(4) recognizing the authority of a parent and allowing a parent to withdraw the child from an activity, class, program, or standards-based assessment or test required by the state for a religious holiday, as defined by the parent;

(5) providing a parent with an opportunity to review the content of an activity, class, performance standard, or program;

(6) ensuring that, when a child is absent from an activity, class, program, or standards-based assessment or test required by the state under this section, the absence is not considered an unlawful absence under AS 14.30.020 if the child’s parent withdrew the child from the activity, class, program, or standards-based assessment or test or gave permission for the child’s absence.

This doesn’t change Alaska’s standards which are essentially Common Core, but this is a win for parents who were having issues opting their students out of assessments and certain classes, like sex ed. This is something all states should do if they haven’t already. While parents have a natural right to opt their children out of assessments it is so much easier when the government cooperates with parents rather than oppose them.

Star-Ledger Says NJ Parents Who Opted-Out of PARCC are “Sabotaging the Data”


And that raises a core question for opponents of this test, and all those who boycotted it: Would New Jersey somehow be better off not knowing these facts? To ask that question is to answer it. The notion is absurd.

The PARCC test, unlike earlier standardized tests, is designed to help teachers and principals identify exactly where kids are learning, and where they are struggling. That can help educators tailor their lessons to be more effective.

It also allows states to compare their performance to other states, with an apples to apples measure. Under the current system, each state offers its own tests. That allows them to claim success when their only real accomplishment is to lower the bar to artificially boost scrores. That’s known as the “honesty gap” which many educators, and leaders like former Gov. Tom Kean, have decried.

Perhaps most important, these tests could be an important tool in the fight to close the achievement gap between black and white students, which stubbornly persists in New Jersey — not just between cities and suburbs, but within racially mixed, suburban towns like Montclair. How can we fix that problem if we can’t measure it?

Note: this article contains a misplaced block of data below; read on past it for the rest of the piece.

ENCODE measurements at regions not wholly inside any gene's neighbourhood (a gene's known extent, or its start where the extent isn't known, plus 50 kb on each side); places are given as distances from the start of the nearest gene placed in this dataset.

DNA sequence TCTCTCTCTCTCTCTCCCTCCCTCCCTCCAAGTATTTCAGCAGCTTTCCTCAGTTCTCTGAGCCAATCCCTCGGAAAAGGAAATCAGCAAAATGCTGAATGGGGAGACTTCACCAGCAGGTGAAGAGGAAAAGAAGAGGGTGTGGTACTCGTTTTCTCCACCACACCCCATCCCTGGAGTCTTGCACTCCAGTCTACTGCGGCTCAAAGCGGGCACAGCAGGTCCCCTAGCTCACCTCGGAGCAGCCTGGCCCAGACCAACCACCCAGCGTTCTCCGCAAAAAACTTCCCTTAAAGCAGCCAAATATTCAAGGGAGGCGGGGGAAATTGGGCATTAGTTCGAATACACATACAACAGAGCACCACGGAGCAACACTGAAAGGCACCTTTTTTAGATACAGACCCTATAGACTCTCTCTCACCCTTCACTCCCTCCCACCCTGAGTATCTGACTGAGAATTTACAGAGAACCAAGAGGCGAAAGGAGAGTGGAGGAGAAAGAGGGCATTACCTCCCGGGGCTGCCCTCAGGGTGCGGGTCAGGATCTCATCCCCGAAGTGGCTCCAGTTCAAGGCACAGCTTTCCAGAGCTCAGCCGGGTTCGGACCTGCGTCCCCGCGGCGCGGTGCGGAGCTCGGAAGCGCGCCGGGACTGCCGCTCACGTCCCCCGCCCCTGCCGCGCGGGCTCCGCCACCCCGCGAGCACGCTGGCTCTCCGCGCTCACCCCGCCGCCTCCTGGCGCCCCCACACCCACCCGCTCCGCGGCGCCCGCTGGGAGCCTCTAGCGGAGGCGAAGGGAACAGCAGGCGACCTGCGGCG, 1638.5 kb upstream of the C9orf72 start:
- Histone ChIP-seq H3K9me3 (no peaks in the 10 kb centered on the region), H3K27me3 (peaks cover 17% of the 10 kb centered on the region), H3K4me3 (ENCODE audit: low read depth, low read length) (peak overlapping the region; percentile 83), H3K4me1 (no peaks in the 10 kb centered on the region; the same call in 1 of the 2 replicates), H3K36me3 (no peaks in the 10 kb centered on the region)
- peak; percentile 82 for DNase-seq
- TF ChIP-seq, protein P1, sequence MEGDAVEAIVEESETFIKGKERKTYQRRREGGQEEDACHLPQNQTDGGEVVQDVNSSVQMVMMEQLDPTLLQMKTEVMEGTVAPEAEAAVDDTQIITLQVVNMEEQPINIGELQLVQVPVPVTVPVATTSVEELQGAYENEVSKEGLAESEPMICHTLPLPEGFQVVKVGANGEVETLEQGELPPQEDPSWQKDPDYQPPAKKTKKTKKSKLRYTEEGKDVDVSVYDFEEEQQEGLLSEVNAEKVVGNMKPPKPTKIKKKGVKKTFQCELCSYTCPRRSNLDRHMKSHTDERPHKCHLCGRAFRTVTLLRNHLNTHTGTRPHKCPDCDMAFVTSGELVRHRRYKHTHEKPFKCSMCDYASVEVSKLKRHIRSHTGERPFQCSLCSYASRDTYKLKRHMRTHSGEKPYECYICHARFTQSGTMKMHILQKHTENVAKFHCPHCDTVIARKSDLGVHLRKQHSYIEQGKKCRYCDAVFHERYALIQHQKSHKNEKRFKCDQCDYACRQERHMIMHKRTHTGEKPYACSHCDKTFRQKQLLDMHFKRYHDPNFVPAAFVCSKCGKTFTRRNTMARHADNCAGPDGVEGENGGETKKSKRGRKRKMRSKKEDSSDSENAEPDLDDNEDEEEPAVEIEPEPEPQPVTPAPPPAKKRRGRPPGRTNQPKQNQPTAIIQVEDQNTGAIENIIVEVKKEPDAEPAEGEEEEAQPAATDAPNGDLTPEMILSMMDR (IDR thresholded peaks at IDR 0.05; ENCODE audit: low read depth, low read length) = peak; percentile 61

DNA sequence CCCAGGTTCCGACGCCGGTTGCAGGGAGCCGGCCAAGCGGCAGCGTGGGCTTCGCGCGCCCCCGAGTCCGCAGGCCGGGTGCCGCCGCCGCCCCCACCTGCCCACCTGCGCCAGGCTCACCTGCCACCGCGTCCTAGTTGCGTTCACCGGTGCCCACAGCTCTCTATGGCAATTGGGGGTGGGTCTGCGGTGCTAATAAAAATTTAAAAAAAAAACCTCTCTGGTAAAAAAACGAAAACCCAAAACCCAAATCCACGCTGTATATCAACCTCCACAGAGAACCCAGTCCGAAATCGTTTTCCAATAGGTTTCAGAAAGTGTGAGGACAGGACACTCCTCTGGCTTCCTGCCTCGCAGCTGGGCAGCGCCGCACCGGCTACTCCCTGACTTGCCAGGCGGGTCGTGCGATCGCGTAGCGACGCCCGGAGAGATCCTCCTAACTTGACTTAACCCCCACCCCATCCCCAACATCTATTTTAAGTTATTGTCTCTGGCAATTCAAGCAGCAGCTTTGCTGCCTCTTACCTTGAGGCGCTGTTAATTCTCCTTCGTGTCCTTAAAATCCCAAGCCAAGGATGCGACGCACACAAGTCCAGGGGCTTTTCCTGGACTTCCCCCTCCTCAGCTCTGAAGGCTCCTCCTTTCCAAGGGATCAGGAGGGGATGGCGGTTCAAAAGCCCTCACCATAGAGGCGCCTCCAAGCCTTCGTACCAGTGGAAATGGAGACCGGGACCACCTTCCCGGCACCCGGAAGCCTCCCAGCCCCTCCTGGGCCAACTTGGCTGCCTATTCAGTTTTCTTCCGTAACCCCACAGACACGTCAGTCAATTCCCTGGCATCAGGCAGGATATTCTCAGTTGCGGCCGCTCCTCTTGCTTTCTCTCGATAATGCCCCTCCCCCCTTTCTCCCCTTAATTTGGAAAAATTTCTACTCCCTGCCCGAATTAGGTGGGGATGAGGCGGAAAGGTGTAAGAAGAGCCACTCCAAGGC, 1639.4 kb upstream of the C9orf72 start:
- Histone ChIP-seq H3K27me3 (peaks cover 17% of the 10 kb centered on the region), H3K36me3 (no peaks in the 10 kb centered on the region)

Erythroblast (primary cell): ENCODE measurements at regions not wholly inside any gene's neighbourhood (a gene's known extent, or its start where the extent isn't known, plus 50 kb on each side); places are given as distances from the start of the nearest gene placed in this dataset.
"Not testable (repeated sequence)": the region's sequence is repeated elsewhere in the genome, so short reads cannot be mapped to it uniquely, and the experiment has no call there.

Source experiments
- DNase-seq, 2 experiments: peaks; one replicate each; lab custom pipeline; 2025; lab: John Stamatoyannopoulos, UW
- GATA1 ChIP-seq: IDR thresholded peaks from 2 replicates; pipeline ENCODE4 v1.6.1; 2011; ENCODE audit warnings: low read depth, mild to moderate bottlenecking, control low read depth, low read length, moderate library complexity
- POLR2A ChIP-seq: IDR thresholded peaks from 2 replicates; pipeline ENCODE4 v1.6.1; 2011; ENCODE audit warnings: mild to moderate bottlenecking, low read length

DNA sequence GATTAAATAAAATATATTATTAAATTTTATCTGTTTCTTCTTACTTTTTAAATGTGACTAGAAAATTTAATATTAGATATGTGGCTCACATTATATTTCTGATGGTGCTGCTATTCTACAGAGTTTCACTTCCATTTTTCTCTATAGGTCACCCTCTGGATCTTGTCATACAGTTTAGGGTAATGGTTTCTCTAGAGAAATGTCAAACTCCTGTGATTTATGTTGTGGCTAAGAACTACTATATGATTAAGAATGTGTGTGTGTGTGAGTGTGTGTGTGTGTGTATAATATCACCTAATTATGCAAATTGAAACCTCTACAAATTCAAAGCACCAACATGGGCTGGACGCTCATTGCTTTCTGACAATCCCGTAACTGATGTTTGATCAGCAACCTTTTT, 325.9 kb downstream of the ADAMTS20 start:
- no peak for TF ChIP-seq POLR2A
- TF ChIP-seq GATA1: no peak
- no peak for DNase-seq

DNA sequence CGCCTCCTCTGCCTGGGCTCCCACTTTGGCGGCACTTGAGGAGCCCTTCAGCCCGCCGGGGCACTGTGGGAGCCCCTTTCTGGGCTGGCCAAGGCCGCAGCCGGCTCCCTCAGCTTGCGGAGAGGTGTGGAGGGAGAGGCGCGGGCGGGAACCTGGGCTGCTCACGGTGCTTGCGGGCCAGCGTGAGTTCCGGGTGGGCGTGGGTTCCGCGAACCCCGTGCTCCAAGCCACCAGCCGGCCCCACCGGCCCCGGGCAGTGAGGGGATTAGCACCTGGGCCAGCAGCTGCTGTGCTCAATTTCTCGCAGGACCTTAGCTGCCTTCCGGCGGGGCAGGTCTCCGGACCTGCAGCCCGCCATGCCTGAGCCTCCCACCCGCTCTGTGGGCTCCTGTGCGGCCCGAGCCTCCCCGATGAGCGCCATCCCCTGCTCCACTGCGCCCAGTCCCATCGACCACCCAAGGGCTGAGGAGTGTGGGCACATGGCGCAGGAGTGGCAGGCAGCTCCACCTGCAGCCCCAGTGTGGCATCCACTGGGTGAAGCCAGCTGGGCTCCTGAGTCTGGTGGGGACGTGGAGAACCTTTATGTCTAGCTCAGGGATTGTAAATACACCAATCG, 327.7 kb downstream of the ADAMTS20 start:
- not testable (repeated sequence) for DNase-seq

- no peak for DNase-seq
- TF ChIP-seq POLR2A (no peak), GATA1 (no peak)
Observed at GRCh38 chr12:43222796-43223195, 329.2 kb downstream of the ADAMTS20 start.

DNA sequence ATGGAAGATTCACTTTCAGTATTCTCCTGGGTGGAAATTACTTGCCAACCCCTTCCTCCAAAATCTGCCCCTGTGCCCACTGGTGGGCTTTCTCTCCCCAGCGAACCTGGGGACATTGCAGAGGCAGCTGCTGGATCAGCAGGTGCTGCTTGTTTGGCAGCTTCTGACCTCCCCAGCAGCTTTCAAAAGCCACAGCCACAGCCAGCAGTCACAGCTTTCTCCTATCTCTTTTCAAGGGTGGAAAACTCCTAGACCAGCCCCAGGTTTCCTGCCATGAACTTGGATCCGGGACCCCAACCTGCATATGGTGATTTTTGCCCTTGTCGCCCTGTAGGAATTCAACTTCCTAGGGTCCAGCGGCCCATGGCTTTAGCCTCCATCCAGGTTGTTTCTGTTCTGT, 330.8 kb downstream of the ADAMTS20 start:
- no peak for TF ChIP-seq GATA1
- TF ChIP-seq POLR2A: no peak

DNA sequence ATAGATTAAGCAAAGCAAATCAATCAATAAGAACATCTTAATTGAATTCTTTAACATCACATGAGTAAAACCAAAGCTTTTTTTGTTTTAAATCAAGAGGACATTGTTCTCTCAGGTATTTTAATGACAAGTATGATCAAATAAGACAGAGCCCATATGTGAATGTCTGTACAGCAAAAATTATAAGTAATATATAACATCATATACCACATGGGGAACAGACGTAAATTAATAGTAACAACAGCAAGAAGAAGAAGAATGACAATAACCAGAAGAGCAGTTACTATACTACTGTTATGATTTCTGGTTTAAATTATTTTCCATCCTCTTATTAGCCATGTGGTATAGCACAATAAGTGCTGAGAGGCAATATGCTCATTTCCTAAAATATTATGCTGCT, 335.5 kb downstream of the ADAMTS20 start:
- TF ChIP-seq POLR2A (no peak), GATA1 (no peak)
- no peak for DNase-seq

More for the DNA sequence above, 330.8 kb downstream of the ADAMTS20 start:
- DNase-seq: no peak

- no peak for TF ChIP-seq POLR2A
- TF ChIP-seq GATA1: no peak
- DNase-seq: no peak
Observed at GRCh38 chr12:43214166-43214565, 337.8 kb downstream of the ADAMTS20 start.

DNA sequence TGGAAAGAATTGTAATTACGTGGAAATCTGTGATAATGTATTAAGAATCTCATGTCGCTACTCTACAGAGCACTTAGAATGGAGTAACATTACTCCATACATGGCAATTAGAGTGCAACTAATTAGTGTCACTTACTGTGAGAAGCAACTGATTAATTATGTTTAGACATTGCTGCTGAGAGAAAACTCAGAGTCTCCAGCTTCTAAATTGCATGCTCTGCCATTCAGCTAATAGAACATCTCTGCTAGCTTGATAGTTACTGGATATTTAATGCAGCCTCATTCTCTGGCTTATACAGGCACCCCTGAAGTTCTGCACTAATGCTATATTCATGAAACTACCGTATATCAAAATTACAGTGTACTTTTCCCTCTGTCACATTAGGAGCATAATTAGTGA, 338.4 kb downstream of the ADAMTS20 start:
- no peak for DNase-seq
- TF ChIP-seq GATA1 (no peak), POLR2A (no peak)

Those who boycotted this test undermined those efforts. Yes, the resistance to testing is understandable, and many educators agree that the load has grown too large. But creative districts are finding ways to cope with that, like eliminating some of their own tests in favor of the PARCC exams, which offers this more authoritative evaluation.

And remember: Those who boycott the tests are affecting more than their own children. They are sabotaging the data for all children in New Jersey.

First it’s debatable whether the data will produce any meaningful results.  Wasn’t this what we were told when No Child Left Behind passed?  Did we see any significant changes in the quality of public K-12 education?  Second, if opting out “sabotages” the data – by all means keep it up!

The Star-Ledger editorial board obviously cares more about data mining than they do parental rights.

Delaware Legislature Sends Opt-Out Bill to Governor

delaware-state-flagLast week the Delaware Senate approved HB 50 a bill introduced by State Representative John Kowalko (D-Newark) that allows parents to opt their kids out of the Smarter Balanced Assessment.  It also requires school districts to notify parents about their rights to opt their children out before the assessment is given.  The bill originally passed the Delaware House on a 31 to 5 vote on Tuesday last week.  The Senate later passed the bill on a 15 to 6 vote on Friday.

“This is a sincere and honest attempt to clarify in state law that parents have a constitutionally guaranteed right to direct their children’s education,” Kowalko told DelawareOnline.com.

The desk lands on Governor Jack Markell’s desk.  His Secretary of Education Mark Murphy has warned that the Feds could withhold as much as $90 million dollars.  The 10th Amendment Center reports that the Feds threatened states like Illinois, Colorado, Oregon and Oklahoma who considered opt-out bills this legislative session.  No Child Left Behind requires that school districts within a state assess 95% of their students.  The opt-out measures threaten that, especially in light of how many parents and students were taking this action nationwide before state laws gave them additional legal cover.

Markell has said that he does not support the bill.  The Delaware Constitution says that the Legislature can pass a law vetoed by the Governor with a 60% supermajority (which they have).  The Governor also has 10 days after a bill is presented (not including Sundays) to act on a bill or it will automatically become law.

Illinois House Passes Parental Opt-Out Bill

illinois-state-flagThe Chicago Sun Times reports that the Illinois House of Representatives on Tuesday voted 64 to 47 in favor of a bill that give parents a “formal way” to opt-out their students out of assessments – in particular PARCC.

“This bill wouldn’t take PARCC away. Opt-out’s happening, it happened last year, it happened this year, it will happen next year whether we pass this bill or not,” state Rep. Will Guzzardi, D-Chicago, said.  ”All this bill does is create a clear process and take the student out of the role as the decision maker.”

Guzzardi, sponsor of HB306, said that now if parents think the state standardized test is inappropriate they tell their children to refuse to take the test, putting them in an awkward position. Some older students are opting out on their own without consulting their parents.